“The terribly sad thing for families was that here they are in this very, very hard time dealing with the death of a loved one and, by the way, you can’t have a funeral or, by the way, you can have a funeral, but you can only have 10 present. That includes the celebrant, musician and the funeral directors. It was exceedingly hard for our families.”

Still, her staff found a way to serve.

“When we started livestreaming funerals on our Facebook page,” she said, “that helped immensely.”

Recalling one of the first services livestreamed, Brennan said the technology helped unite a man’s grandchildren.

“None of the grandchildren could be there because they were scattered all over the country and we were in a shutdown mode,” she said. “I was so glad that we had that technology available to us.”

Pierce, owner of Skradski Funeral Home in Kansas City, Kansas, said that livestreaming services was not something his funeral home had planned on doing this year.

But the pandemic shifted everyone into higher gear.

“Necessity was the mother of invention,” said Pierce. “We had talked about it, but so many of the churches didn’t have Wi-Fi.”

When the pandemic hit, however, it forced many churches to install Wi-Fi to allow for livestreaming of weekend Masses.

“We’ve heard feedback, and we see feedback because we can tell the number of people watching, and it also gives them the ability to send a message to the family,” he added.

Brennan said her staff leaves the service posted on the Facebook page. If people cannot watch the service live, they can view it later.

Additionally, her late husband, Kevin Brennan, invested in a portable sound system years ago. She and her staff use it regularly at the graveside services, allowing more people to come but still maintain social distance.

One might think, due to the unusual circumstances, that most arrangements are made via email or over the phone. Surprisingly, though, that’s not been the case.

“We have had most families come into our buildings to make arrangements,” Wiseman said. “We have taken a lot of families into our reception area, which has an eight-foot round table that allows for social distance.”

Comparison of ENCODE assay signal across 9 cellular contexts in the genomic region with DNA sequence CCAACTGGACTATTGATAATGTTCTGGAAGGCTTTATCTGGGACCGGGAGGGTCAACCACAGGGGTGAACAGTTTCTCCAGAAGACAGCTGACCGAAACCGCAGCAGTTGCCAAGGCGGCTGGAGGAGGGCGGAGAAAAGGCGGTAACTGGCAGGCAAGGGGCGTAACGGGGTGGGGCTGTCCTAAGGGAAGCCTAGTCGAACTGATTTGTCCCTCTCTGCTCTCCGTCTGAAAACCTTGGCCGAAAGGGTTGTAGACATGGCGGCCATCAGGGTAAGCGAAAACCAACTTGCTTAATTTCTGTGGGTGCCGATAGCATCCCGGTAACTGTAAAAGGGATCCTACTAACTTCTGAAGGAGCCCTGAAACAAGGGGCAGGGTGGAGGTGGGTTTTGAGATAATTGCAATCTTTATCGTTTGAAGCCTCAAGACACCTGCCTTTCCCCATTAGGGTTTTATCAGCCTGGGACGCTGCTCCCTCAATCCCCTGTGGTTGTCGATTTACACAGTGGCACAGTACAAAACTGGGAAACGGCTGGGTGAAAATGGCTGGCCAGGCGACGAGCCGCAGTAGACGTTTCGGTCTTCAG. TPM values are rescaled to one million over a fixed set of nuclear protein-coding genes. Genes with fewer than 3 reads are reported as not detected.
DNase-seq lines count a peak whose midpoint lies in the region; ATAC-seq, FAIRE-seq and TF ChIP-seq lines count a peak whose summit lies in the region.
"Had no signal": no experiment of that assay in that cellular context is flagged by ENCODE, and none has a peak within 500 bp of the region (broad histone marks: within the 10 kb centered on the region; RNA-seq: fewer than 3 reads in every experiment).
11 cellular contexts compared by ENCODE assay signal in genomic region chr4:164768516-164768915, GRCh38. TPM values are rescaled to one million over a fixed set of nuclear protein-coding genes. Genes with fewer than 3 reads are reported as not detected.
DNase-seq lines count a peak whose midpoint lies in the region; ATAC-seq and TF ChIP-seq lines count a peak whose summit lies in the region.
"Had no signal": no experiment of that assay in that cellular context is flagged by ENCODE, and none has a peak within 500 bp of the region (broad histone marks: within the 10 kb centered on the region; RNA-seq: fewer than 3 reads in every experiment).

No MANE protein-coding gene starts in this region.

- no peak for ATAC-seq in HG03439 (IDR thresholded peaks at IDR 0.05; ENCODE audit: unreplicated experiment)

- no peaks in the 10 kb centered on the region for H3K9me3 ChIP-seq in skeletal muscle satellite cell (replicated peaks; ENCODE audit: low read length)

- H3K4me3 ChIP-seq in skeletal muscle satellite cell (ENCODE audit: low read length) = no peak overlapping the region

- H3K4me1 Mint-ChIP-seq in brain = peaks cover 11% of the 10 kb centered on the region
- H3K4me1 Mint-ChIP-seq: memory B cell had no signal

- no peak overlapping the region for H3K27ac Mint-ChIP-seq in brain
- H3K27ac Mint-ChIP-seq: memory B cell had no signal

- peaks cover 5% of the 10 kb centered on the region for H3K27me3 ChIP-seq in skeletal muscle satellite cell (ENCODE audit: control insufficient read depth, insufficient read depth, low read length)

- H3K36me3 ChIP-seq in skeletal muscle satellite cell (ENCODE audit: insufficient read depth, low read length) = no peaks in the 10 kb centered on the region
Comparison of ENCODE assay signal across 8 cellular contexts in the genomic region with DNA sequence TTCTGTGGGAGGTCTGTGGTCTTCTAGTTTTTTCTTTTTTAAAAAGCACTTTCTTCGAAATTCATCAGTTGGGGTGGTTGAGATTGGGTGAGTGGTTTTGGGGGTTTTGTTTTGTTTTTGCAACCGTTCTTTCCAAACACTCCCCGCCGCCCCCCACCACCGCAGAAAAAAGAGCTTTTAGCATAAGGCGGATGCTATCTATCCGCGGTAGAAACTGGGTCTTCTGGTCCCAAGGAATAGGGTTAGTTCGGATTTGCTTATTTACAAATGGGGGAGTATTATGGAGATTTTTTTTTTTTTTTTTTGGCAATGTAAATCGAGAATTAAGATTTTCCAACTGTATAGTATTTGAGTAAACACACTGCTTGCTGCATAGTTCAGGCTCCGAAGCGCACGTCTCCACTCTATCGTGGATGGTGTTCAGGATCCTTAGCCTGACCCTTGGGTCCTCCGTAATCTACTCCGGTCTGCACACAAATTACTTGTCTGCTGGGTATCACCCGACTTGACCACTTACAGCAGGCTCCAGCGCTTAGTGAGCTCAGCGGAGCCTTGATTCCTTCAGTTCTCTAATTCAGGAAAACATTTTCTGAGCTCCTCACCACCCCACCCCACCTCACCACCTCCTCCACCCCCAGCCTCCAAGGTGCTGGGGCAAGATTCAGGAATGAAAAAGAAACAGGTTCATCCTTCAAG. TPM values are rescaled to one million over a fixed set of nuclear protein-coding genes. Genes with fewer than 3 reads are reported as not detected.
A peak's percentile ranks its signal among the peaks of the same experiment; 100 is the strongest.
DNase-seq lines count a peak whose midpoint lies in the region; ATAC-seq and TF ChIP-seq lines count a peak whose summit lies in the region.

“The families have been grateful they can come in and do it in person,” Brennan said.

But one thing funeral home staff still have to refrain from is perhaps the hardest of all.

“This is a time when people want to embrace each other, and it’s very hard when you open the door to see someone not to reach out to them — not to shake their hand,” Pierce said.

“Of course, that’s what we want at this time,” Brennan agreed. “Typically, when we’re hurting, those hugs and those handshakes are all so consoling and so helpful, and the presence of friends is also helpful and consoling to us.

“But when you know it is your responsibility at the funeral home to keep people safe, it’s so hard.”

About the author

Marc & Julie Anderson

Freelancers Marc and Julie Anderson are long-time contributors to the Leaven. Married in 1996, for several years the high school sweethearts edited The Crown, the former newspaper of Christ the King Parish in Topeka which Julie has attended since its founding in 1977. In 2000, the Leaven offered the couple their first assignment. Since then, the Andersons’ work has also been featured in a variety of other Catholic and prolife media outlets. The couple has received numerous journalism awards from the Knights of Columbus, National Right to Life and the Catholic Press Association including three for their work on “Think It’s Not Happening Near You? Think Again,” a piece about human trafficking. A lifelong Catholic, Julie graduated from Most Pure Heart of Mary Grade School and Hayden Catholic High School in Topeka. Marc was received into the Catholic Church in 1993 at St. Paul Parish – Newman Center at Wichita State University. The two hold degrees from Washburn University in Topeka. Their only son, William James, was stillborn in 1997.